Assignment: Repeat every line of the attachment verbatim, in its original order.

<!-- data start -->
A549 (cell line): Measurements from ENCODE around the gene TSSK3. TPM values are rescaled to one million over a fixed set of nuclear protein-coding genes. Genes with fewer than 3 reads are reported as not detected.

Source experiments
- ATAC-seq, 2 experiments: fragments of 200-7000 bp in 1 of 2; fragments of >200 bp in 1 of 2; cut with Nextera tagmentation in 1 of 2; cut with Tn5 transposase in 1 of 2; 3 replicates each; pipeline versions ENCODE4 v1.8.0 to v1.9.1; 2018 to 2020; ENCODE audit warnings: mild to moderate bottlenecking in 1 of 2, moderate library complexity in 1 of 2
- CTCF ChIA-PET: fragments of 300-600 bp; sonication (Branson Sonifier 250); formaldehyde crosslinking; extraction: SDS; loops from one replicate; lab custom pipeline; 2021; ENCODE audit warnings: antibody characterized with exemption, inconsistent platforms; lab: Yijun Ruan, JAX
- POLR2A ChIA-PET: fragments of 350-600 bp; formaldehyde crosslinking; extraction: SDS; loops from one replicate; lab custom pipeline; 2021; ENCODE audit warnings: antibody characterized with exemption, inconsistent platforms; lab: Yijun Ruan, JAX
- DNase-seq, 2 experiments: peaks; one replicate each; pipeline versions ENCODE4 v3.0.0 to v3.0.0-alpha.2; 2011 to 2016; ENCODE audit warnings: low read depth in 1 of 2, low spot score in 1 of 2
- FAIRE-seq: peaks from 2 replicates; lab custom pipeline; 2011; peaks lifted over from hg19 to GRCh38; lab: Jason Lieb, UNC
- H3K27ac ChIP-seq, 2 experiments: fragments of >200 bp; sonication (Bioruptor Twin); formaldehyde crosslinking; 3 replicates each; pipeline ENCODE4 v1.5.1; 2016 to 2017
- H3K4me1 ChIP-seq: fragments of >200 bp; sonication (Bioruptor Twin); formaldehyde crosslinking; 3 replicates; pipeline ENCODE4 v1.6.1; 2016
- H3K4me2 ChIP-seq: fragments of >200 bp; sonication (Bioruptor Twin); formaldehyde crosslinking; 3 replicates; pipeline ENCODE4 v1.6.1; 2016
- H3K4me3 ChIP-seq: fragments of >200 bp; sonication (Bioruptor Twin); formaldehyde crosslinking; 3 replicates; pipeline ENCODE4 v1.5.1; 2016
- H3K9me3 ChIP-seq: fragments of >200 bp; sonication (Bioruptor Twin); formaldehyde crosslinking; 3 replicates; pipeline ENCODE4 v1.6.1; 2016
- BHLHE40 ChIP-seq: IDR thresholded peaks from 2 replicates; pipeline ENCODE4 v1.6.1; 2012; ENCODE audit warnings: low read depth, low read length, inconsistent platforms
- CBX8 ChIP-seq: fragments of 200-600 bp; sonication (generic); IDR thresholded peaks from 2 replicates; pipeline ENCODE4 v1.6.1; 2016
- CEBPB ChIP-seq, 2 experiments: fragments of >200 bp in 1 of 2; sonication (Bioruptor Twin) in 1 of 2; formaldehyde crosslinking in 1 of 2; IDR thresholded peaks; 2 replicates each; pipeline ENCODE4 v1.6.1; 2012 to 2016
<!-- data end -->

A549 (cell line): Measurements from ENCODE around the gene TSSK3. TPM values are rescaled to one million over a fixed set of nuclear protein-coding genes. Genes with fewer than 3 reads are reported as not detected.

Source experiments
- ATAC-seq, 2 experiments: fragments of 200-7000 bp in 1 of 2; fragments of >200 bp in 1 of 2; cut with Nextera tagmentation in 1 of 2; cut with Tn5 transposase in 1 of 2; 3 replicates each; pipeline versions ENCODE4 v1.8.0 to v1.9.1; 2018 to 2020; ENCODE audit warnings: mild to moderate bottlenecking in 1 of 2, moderate library complexity in 1 of 2
- CTCF ChIA-PET: fragments of 300-600 bp; sonication (Branson Sonifier 250); formaldehyde crosslinking; extraction: SDS; loops from one replicate; lab custom pipeline; 2021; ENCODE audit warnings: antibody characterized with exemption, inconsistent platforms; lab: Yijun Ruan, JAX
- POLR2A ChIA-PET: fragments of 350-600 bp; formaldehyde crosslinking; extraction: SDS; loops from one replicate; lab custom pipeline; 2021; ENCODE audit warnings: antibody characterized with exemption, inconsistent platforms; lab: Yijun Ruan, JAX
- DNase-seq, 2 experiments: peaks; one replicate each; pipeline versions ENCODE4 v3.0.0 to v3.0.0-alpha.2; 2011 to 2016; ENCODE audit warnings: low read depth in 1 of 2, low spot score in 1 of 2
- FAIRE-seq: peaks from 2 replicates; lab custom pipeline; 2011; peaks lifted over from hg19 to GRCh38; lab: Jason Lieb, UNC
- H3K27ac ChIP-seq, 2 experiments: fragments of >200 bp; sonication (Bioruptor Twin); formaldehyde crosslinking; 3 replicates each; pipeline ENCODE4 v1.5.1; 2016 to 2017
- H3K4me1 ChIP-seq: fragments of >200 bp; sonication (Bioruptor Twin); formaldehyde crosslinking; 3 replicates; pipeline ENCODE4 v1.6.1; 2016
- H3K4me2 ChIP-seq: fragments of >200 bp; sonication (Bioruptor Twin); formaldehyde crosslinking; 3 replicates; pipeline ENCODE4 v1.6.1; 2016
- H3K4me3 ChIP-seq: fragments of >200 bp; sonication (Bioruptor Twin); formaldehyde crosslinking; 3 replicates; pipeline ENCODE4 v1.5.1; 2016
- H3K9me3 ChIP-seq: fragments of >200 bp; sonication (Bioruptor Twin); formaldehyde crosslinking; 3 replicates; pipeline ENCODE4 v1.6.1; 2016
- BHLHE40 ChIP-seq: IDR thresholded peaks from 2 replicates; pipeline ENCODE4 v1.6.1; 2012; ENCODE audit warnings: low read depth, low read length, inconsistent platforms
- CBX8 ChIP-seq: fragments of 200-600 bp; sonication (generic); IDR thresholded peaks from 2 replicates; pipeline ENCODE4 v1.6.1; 2016
- CEBPB ChIP-seq, 2 experiments: fragments of >200 bp in 1 of 2; sonication (Bioruptor Twin) in 1 of 2; formaldehyde crosslinking in 1 of 2; IDR thresholded peaks; 2 replicates each; pipeline ENCODE4 v1.6.1; 2012 to 2016